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Day 9: Post some words of wisdom that speak to you

51qQSFR17uL._UY250_Way back when I was a freshman at Wayne State University, every journalism class required you to write a book report. Some professors found clever ways around it and others ignored it altogether. In my journalistic style and grammar class our professor told us to choose a book and review it similar to how The New York Times reviews books. The other catch was she wanted it to be a book about the area of journalism we were interested in. At the time, I wanted to get into magazine or newspaper publishing and the closest I found was a book by Jason Epstein call “Book Business: Publishing Past, Present and Future.” Yes, it was about book publishing but some of the words on the first page stayed with me.

“Without a vivid link to the past, the present is chaos and the future unreadable.”

I’m a history nerd. I’ve always loved looking at old things be it a book or a painting because they always tell a story. In my antique book collection I have “The Picture of Dorian Grey” with the previous owners name in it and I have walked through many art museums staring at paintings that likely once sat on a palace wall as historical kings and queens built or ruined empires.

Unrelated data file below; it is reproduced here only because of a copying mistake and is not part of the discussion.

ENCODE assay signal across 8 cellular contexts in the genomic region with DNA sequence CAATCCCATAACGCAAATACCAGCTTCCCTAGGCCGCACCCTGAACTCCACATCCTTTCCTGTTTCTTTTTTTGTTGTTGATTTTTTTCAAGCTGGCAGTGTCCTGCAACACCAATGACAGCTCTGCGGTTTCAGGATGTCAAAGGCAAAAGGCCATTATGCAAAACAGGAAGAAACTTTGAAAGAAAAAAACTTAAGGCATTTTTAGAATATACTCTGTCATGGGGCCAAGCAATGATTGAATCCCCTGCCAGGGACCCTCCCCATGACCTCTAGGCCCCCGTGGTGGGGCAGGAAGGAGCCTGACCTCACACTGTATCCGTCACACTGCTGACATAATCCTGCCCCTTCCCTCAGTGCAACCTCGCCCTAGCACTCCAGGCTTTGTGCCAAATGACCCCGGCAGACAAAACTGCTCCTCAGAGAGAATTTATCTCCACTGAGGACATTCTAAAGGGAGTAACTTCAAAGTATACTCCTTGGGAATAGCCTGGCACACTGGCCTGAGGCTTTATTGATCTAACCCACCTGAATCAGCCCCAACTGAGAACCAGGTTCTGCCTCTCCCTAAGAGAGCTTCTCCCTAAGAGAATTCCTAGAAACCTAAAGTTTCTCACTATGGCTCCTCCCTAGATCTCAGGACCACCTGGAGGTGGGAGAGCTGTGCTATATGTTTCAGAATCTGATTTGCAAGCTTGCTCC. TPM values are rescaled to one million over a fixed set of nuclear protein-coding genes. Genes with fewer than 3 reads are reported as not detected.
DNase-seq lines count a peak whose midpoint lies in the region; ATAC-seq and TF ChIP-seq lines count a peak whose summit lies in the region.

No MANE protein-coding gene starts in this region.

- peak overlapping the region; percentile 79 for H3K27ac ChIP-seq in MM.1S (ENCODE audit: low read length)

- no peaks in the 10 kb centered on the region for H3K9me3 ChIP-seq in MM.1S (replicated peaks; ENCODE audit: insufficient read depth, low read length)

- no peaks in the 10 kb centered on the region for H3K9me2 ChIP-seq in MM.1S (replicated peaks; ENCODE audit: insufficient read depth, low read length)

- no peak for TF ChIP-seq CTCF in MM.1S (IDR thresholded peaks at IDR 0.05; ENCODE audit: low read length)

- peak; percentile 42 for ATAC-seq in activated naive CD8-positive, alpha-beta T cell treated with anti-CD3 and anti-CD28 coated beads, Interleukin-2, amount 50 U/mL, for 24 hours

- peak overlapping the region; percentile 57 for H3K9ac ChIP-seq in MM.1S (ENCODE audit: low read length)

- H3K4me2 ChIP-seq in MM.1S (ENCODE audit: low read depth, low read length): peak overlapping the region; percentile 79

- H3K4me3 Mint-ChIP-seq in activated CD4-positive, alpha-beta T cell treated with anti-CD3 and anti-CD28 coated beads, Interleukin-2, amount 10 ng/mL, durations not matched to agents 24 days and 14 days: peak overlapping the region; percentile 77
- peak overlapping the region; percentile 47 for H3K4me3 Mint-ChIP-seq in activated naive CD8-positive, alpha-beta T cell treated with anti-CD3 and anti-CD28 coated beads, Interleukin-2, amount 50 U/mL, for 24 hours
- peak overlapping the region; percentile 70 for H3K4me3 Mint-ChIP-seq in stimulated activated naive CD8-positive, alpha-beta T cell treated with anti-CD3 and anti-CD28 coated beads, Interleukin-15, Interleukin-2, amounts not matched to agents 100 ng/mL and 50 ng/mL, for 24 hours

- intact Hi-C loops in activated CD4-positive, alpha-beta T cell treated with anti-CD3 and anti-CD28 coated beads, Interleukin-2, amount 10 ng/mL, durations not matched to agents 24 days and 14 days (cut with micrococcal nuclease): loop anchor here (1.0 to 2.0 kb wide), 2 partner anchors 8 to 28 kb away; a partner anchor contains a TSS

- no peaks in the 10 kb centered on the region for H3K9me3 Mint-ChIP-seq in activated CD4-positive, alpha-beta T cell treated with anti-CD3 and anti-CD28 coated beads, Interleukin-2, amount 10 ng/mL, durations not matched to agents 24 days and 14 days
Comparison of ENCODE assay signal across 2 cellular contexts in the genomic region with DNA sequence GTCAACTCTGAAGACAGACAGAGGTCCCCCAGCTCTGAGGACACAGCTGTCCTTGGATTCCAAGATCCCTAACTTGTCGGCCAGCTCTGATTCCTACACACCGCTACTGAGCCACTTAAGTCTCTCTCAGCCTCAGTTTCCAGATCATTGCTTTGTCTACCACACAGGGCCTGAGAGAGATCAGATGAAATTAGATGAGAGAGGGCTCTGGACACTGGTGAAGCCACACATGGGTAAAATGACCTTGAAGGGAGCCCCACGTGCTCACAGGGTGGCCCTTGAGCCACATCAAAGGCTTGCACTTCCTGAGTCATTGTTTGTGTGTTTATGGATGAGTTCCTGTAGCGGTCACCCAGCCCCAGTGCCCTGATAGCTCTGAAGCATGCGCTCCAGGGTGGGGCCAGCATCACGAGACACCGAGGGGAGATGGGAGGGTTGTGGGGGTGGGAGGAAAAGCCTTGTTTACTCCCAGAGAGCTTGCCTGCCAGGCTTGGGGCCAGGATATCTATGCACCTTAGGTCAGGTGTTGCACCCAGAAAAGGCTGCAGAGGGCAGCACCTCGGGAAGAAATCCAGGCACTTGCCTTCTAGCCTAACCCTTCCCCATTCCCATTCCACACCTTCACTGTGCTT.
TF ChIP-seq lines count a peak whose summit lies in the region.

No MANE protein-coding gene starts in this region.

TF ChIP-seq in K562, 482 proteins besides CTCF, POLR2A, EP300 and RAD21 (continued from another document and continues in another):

Everything has a history. Billy Joel has a song called “We Didn’t Start the Fire” in reference to nothing we do is new when it comes to making history, we just build upon what already exists. It’s a catchy song with a message that likely flew over everyone’s perm when it came out.

Sometimes I feel like Moss from The IT Crowd as I watch Billy Joel's fire grow.

Using Billy Joel’s fire analogy, I feel like Moss from The IT Crowd when it comes to history.

A key part of understanding what’s happening in our world now is picking up the discarded history book. It’s funny to me how many people just don’t know…period. There are many people my age who don’t know when World War II was (as in the time frame), don’t know what Kennedy was known for, don’t know what the Berlin Wall was, don’t know who signed the Declaration of Independence, don’t know how the United States became involved in Vietnam and don’t know the original 13 colonies.

For the most part, I think people don’t care. They can Google the answer if they need to and put it on a flashcard if they need to know for a test. Seeing as my generation is what I call the “iGeneration,” understanding how to use our technology and make it better is more important to them.

Who cares how the technology got to us in the first place?

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